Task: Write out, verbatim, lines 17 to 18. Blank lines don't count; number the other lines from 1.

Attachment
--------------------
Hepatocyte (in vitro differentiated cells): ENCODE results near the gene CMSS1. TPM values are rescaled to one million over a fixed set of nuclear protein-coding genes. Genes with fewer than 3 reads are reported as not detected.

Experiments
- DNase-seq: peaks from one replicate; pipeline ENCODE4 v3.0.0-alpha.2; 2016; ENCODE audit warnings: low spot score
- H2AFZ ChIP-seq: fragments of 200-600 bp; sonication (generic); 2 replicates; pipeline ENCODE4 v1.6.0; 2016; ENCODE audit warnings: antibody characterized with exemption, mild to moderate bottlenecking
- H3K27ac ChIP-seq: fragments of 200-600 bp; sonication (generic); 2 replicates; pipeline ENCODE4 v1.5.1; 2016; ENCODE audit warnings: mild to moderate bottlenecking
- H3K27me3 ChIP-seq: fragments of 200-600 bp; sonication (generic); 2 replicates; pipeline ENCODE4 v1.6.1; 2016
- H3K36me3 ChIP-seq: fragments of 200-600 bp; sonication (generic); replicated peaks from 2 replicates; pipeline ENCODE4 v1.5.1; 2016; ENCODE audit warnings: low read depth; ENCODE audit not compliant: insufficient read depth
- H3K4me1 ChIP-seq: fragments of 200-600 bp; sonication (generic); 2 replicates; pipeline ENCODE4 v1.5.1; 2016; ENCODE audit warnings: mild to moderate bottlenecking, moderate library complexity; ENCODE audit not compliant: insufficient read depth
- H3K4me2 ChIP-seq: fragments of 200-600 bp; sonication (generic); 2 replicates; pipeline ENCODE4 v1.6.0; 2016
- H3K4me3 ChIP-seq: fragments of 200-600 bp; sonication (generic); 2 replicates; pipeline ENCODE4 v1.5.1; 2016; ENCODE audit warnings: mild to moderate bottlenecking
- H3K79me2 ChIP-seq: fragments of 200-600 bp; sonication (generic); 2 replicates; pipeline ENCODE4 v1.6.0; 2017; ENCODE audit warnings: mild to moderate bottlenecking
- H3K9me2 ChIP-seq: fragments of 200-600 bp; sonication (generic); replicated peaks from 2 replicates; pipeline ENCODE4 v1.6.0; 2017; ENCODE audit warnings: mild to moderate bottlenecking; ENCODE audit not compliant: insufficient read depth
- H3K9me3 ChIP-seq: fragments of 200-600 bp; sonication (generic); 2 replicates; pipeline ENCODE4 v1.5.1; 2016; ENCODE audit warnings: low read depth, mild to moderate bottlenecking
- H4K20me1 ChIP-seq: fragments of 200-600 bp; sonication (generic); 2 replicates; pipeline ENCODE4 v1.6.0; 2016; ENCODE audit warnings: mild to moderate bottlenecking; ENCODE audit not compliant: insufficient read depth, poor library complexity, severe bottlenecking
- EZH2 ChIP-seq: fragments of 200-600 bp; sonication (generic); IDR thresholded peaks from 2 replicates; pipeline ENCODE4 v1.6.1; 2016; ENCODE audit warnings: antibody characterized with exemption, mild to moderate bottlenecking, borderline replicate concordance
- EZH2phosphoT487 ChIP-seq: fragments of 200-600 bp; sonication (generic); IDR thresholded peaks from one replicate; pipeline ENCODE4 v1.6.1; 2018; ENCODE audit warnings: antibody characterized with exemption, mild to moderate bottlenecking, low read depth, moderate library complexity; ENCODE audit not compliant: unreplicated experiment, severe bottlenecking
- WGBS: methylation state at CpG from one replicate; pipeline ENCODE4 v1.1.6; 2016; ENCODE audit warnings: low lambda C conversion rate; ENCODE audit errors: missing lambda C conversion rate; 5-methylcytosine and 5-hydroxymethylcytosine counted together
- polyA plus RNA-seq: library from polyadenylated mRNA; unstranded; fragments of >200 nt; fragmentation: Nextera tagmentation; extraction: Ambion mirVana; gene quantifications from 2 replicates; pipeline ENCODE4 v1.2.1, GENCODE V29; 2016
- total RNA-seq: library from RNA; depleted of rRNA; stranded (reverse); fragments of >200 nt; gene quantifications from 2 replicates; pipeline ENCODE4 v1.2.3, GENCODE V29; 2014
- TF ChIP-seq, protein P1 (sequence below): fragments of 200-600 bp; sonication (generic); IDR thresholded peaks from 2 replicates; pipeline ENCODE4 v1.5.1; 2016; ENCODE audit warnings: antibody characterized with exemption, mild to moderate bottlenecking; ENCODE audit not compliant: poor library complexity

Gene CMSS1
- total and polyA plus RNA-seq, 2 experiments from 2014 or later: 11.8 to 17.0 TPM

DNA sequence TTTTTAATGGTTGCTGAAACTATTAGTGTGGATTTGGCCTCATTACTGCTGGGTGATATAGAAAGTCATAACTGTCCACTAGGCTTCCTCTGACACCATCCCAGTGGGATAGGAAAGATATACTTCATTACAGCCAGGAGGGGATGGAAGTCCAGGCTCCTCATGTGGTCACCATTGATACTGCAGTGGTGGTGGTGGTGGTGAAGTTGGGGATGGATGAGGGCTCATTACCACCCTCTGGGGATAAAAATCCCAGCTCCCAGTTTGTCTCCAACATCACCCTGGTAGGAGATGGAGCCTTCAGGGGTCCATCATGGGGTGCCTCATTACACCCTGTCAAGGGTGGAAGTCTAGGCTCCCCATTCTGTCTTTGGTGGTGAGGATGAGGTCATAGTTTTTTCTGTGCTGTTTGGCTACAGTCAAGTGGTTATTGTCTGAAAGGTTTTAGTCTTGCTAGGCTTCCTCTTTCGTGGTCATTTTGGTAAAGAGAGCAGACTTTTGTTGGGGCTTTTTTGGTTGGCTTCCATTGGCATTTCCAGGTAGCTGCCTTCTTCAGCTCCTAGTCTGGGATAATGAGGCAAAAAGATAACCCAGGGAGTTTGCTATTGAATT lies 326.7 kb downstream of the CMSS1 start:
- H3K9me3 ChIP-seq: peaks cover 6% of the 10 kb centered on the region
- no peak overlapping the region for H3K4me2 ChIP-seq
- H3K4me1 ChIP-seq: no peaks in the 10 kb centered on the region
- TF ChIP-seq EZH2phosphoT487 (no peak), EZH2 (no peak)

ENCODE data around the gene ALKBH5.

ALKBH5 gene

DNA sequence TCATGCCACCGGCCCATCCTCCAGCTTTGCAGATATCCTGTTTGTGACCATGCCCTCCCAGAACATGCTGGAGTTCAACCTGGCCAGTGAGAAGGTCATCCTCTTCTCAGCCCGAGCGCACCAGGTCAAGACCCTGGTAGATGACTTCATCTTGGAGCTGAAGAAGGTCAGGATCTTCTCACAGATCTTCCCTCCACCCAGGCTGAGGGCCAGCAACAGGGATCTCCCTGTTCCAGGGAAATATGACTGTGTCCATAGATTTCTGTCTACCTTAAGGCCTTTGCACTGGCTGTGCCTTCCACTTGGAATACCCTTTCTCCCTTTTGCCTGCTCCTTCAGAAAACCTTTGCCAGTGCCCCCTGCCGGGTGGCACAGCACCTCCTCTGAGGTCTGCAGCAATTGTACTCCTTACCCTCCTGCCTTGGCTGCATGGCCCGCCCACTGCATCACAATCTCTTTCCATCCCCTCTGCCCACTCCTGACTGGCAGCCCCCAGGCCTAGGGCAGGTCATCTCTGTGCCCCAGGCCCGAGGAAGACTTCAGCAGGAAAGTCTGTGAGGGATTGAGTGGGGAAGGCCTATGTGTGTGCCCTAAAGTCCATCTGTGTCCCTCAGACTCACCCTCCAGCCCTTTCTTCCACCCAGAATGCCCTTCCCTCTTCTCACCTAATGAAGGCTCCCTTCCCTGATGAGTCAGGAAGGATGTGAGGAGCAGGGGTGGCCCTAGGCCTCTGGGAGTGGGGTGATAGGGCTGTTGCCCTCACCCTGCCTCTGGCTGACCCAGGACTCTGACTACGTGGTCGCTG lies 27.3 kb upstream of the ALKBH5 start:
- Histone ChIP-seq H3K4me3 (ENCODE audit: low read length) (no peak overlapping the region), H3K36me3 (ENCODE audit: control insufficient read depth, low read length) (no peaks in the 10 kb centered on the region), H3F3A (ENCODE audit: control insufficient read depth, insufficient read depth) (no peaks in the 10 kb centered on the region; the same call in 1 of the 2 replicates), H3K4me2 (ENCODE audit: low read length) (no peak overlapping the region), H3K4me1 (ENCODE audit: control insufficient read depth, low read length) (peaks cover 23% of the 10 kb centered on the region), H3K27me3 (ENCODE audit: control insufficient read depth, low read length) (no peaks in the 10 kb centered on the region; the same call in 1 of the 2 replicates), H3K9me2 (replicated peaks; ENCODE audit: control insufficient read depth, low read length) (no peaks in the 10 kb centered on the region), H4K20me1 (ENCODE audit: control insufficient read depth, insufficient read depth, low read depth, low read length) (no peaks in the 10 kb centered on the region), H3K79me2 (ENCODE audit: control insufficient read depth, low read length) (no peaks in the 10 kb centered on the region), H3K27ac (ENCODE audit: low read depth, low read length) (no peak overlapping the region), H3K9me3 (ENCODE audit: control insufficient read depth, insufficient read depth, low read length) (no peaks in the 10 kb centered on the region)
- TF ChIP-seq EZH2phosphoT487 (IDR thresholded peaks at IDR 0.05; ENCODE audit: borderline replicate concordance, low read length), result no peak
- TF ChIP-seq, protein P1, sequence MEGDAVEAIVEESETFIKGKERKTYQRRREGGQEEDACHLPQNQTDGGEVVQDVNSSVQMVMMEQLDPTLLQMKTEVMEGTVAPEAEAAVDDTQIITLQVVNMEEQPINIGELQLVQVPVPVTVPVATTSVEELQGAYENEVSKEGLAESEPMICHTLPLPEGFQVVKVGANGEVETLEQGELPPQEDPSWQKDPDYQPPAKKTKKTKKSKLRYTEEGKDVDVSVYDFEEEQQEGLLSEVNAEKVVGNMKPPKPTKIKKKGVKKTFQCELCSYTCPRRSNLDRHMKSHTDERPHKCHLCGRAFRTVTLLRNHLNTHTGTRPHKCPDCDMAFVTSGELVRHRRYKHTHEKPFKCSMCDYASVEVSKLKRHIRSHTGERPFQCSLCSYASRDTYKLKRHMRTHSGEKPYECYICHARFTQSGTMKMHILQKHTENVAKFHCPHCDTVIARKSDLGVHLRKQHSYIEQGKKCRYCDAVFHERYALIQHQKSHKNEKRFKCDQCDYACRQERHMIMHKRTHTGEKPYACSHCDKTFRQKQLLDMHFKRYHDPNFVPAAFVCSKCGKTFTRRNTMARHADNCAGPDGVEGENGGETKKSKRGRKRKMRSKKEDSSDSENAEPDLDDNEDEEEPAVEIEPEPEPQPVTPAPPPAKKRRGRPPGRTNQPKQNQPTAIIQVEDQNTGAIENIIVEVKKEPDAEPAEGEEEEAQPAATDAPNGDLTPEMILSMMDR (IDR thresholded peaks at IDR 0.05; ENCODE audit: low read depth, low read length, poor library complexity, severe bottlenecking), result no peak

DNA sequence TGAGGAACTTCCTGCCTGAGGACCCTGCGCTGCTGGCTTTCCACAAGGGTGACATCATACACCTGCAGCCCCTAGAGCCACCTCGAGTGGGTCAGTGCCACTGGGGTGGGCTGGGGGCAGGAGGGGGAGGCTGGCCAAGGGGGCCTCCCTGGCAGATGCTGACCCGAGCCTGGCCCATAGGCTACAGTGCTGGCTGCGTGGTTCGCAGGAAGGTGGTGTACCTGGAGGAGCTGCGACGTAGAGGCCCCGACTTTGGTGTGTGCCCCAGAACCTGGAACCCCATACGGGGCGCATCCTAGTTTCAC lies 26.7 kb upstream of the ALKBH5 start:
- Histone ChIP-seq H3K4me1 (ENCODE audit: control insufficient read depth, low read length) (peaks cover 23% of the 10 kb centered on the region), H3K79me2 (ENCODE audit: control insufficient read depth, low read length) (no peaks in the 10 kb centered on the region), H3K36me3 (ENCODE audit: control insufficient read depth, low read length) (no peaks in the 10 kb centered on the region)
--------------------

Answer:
- WGBS: methylation state at CpG from one replicate; pipeline ENCODE4 v1.1.6; 2016; ENCODE audit warnings: low lambda C conversion rate; ENCODE audit errors: missing lambda C conversion rate; 5-methylcytosine and 5-hydroxymethylcytosine counted together
- polyA plus RNA-seq: library from polyadenylated mRNA; unstranded; fragments of >200 nt; fragmentation: Nextera tagmentation; extraction: Ambion mirVana; gene quantifications from 2 replicates; pipeline ENCODE4 v1.2.1, GENCODE V29; 2016